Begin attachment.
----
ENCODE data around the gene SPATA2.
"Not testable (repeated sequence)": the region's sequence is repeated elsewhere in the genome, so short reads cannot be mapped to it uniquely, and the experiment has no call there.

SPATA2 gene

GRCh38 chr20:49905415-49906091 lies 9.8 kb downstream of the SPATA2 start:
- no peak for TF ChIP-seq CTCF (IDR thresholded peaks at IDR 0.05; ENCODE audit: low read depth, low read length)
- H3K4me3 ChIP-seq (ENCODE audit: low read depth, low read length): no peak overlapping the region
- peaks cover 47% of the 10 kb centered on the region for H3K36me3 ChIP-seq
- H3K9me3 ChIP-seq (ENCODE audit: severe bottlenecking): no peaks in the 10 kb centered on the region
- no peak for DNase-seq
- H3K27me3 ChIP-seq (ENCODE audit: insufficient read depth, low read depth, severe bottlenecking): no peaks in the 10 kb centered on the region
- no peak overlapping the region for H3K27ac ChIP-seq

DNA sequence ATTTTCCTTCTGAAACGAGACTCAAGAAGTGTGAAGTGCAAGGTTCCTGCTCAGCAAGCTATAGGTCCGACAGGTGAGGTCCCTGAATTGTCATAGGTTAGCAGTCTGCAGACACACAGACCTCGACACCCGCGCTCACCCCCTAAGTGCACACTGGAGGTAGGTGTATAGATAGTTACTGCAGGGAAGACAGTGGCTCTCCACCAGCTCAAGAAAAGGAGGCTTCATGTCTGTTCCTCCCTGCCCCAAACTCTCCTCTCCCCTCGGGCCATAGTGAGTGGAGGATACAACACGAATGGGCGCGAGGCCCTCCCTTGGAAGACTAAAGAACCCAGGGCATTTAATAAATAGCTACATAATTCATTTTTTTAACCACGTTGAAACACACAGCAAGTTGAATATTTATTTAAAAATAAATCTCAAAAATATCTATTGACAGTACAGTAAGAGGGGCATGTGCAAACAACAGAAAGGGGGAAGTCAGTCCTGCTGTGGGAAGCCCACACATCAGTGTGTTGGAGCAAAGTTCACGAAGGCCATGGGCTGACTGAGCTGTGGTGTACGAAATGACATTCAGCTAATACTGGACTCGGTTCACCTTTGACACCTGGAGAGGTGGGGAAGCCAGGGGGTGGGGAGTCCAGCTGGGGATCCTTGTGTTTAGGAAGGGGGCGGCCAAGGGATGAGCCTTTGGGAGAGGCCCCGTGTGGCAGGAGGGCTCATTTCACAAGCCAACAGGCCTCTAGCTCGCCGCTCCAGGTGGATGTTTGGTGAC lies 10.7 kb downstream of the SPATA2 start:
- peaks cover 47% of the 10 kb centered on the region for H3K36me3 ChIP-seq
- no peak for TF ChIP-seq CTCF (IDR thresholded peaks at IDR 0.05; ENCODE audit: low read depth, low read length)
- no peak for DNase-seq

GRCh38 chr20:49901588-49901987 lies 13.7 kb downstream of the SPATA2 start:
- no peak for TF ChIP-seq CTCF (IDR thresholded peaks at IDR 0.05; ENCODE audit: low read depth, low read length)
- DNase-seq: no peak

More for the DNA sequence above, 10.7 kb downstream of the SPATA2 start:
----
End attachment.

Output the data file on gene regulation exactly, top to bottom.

ENCODE data around the gene SPATA2.
"Not testable (repeated sequence)": the region's sequence is repeated elsewhere in the genome, so short reads cannot be mapped to it uniquely, and the experiment has no call there.

SPATA2 gene

GRCh38 chr20:49905415-49906091 lies 9.8 kb downstream of the SPATA2 start:
- no peak for TF ChIP-seq CTCF (IDR thresholded peaks at IDR 0.05; ENCODE audit: low read depth, low read length)
- H3K4me3 ChIP-seq (ENCODE audit: low read depth, low read length): no peak overlapping the region
- peaks cover 47% of the 10 kb centered on the region for H3K36me3 ChIP-seq
- H3K9me3 ChIP-seq (ENCODE audit: severe bottlenecking): no peaks in the 10 kb centered on the region
- no peak for DNase-seq
- H3K27me3 ChIP-seq (ENCODE audit: insufficient read depth, low read depth, severe bottlenecking): no peaks in the 10 kb centered on the region
- no peak overlapping the region for H3K27ac ChIP-seq

DNA sequence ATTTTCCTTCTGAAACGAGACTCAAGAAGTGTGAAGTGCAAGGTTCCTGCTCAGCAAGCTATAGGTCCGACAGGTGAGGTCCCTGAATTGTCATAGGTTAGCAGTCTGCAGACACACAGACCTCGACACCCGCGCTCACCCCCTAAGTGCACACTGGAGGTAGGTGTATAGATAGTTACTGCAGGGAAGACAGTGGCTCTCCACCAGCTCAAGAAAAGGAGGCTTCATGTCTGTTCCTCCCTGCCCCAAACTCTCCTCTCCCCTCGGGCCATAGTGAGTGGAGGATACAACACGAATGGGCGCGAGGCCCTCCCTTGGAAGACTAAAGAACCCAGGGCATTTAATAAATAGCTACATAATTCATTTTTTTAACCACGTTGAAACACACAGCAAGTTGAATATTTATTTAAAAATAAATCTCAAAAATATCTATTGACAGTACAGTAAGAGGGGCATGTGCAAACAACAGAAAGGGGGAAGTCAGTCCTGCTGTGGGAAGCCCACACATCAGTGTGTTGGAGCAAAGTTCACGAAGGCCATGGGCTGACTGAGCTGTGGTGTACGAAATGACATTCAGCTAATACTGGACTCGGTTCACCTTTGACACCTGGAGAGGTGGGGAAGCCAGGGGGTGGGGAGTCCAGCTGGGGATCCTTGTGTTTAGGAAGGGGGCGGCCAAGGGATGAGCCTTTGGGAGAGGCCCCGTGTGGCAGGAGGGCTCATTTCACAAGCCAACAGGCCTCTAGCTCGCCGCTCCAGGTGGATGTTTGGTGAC lies 10.7 kb downstream of the SPATA2 start:
- peaks cover 47% of the 10 kb centered on the region for H3K36me3 ChIP-seq
- no peak for TF ChIP-seq CTCF (IDR thresholded peaks at IDR 0.05; ENCODE audit: low read depth, low read length)
- no peak for DNase-seq

GRCh38 chr20:49901588-49901987 lies 13.7 kb downstream of the SPATA2 start:
- no peak for TF ChIP-seq CTCF (IDR thresholded peaks at IDR 0.05; ENCODE audit: low read depth, low read length)
- DNase-seq: no peak

More for the DNA sequence above, 10.7 kb downstream of the SPATA2 start: